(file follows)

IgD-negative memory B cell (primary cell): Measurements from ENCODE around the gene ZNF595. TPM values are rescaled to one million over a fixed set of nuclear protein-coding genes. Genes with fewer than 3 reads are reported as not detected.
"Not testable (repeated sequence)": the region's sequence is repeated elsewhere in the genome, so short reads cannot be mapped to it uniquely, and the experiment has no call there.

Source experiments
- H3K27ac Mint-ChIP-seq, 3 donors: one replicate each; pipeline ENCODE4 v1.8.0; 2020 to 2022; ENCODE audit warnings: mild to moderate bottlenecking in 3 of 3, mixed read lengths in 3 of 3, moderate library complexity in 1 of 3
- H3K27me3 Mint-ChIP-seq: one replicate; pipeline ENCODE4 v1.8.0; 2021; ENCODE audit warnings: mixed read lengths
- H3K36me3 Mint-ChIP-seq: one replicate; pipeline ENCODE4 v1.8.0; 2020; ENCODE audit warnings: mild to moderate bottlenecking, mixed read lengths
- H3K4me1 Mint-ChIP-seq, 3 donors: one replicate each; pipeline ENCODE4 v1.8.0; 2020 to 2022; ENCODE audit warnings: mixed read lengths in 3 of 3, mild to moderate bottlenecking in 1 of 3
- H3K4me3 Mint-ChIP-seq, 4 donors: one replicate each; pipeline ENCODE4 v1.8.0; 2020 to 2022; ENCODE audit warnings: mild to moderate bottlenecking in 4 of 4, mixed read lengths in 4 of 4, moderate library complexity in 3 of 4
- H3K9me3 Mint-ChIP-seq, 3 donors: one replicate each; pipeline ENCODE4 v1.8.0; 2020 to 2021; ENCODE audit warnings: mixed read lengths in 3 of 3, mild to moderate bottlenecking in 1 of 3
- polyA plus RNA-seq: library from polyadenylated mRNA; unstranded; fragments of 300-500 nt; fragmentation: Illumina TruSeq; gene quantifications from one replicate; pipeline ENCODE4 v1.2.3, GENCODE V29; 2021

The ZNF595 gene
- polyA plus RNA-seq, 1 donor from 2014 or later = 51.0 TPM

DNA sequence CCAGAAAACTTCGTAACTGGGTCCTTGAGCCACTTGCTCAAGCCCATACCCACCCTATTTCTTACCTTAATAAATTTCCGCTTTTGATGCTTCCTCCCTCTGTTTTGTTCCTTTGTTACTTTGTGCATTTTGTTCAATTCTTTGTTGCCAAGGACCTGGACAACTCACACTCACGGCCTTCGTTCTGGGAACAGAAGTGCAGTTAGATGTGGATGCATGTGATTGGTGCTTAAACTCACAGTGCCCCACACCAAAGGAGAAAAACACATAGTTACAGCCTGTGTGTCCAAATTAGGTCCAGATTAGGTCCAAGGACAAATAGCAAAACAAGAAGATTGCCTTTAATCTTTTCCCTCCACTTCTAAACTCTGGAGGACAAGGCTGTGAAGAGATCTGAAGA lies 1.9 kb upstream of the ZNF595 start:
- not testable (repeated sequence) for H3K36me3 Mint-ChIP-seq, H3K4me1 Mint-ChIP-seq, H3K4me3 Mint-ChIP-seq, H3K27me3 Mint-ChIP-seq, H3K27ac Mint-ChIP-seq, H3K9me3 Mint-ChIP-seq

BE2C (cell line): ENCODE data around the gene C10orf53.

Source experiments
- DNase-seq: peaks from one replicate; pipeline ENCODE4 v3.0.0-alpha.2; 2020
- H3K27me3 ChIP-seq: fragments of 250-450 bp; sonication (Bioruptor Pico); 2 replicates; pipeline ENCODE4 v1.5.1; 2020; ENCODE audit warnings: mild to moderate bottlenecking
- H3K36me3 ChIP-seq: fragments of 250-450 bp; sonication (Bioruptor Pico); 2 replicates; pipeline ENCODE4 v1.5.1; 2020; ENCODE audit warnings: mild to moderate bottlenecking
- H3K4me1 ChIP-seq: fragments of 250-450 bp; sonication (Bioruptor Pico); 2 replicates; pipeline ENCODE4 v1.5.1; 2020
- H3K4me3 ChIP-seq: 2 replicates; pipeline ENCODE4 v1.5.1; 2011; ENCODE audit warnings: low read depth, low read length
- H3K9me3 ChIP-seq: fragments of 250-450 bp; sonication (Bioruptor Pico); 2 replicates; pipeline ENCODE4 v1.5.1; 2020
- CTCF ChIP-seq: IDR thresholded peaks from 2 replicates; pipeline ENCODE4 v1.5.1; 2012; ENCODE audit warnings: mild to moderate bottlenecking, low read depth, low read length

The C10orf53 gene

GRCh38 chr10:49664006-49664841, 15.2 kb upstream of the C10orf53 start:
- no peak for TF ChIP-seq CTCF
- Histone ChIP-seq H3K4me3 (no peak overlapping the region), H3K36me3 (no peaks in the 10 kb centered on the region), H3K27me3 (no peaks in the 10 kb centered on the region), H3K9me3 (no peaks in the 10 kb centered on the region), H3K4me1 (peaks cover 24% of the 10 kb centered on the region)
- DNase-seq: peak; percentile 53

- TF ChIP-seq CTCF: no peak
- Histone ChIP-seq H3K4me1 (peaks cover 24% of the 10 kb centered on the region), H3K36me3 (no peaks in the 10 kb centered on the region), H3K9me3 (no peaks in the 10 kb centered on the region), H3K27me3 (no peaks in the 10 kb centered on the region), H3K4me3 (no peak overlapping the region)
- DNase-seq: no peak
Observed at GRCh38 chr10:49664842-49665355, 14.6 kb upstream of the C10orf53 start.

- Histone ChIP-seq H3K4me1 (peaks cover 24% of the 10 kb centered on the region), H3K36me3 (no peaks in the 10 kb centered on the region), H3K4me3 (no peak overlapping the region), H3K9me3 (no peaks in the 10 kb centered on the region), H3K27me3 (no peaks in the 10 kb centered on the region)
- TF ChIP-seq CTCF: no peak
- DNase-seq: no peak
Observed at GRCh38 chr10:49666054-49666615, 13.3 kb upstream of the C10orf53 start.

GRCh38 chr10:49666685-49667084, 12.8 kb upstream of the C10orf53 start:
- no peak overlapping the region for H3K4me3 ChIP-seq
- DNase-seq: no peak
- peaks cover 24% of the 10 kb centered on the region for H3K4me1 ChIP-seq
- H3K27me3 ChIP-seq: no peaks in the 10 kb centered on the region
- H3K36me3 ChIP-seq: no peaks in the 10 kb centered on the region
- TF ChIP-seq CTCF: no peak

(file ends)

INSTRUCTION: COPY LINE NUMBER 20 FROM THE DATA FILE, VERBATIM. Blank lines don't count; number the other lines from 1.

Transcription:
- H3K4me1 ChIP-seq: fragments of 250-450 bp; sonication (Bioruptor Pico); 2 replicates; pipeline ENCODE4 v1.5.1; 2020